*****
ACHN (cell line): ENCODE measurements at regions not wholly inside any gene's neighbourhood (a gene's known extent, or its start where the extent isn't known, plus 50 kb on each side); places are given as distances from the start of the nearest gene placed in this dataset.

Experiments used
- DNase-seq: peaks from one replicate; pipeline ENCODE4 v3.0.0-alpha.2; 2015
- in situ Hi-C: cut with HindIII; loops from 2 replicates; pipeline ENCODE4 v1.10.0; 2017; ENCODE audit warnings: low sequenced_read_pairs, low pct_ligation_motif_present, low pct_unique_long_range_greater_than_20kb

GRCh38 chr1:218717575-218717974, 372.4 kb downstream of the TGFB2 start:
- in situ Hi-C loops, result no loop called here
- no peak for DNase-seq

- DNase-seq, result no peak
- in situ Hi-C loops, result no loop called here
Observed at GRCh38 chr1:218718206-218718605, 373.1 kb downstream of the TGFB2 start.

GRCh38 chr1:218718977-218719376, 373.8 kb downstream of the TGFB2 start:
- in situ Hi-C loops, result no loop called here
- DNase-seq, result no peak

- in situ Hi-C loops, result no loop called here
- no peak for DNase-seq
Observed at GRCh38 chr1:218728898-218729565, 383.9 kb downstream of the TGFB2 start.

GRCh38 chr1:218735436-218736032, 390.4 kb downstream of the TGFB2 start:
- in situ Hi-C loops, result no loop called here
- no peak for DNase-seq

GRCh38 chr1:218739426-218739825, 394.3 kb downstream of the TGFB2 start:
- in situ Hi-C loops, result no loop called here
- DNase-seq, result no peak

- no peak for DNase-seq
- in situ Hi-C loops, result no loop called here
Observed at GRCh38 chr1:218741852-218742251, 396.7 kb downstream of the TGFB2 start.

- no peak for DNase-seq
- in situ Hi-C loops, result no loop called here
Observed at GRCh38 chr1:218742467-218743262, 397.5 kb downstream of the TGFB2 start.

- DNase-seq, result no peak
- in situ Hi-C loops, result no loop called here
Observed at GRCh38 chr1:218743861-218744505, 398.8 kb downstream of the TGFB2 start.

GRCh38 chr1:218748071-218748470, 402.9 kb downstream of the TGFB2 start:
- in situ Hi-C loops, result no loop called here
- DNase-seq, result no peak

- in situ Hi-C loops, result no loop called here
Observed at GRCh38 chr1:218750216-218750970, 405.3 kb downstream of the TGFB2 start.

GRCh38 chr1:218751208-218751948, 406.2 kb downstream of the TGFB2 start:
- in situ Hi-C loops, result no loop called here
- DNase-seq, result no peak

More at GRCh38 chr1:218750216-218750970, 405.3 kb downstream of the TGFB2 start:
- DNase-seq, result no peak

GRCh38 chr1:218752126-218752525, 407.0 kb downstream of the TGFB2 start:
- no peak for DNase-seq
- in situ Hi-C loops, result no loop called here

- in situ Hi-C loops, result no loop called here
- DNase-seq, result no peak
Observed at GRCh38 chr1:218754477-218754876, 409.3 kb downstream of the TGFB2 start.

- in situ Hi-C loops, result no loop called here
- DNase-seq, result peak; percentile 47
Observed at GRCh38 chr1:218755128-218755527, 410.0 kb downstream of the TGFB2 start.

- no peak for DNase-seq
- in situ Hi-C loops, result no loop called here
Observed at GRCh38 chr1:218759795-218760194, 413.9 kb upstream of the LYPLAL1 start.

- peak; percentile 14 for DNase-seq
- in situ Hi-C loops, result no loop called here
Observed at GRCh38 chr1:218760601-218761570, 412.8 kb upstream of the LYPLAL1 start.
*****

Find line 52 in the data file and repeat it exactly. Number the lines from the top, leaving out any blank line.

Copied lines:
- in situ Hi-C loops, result no loop called here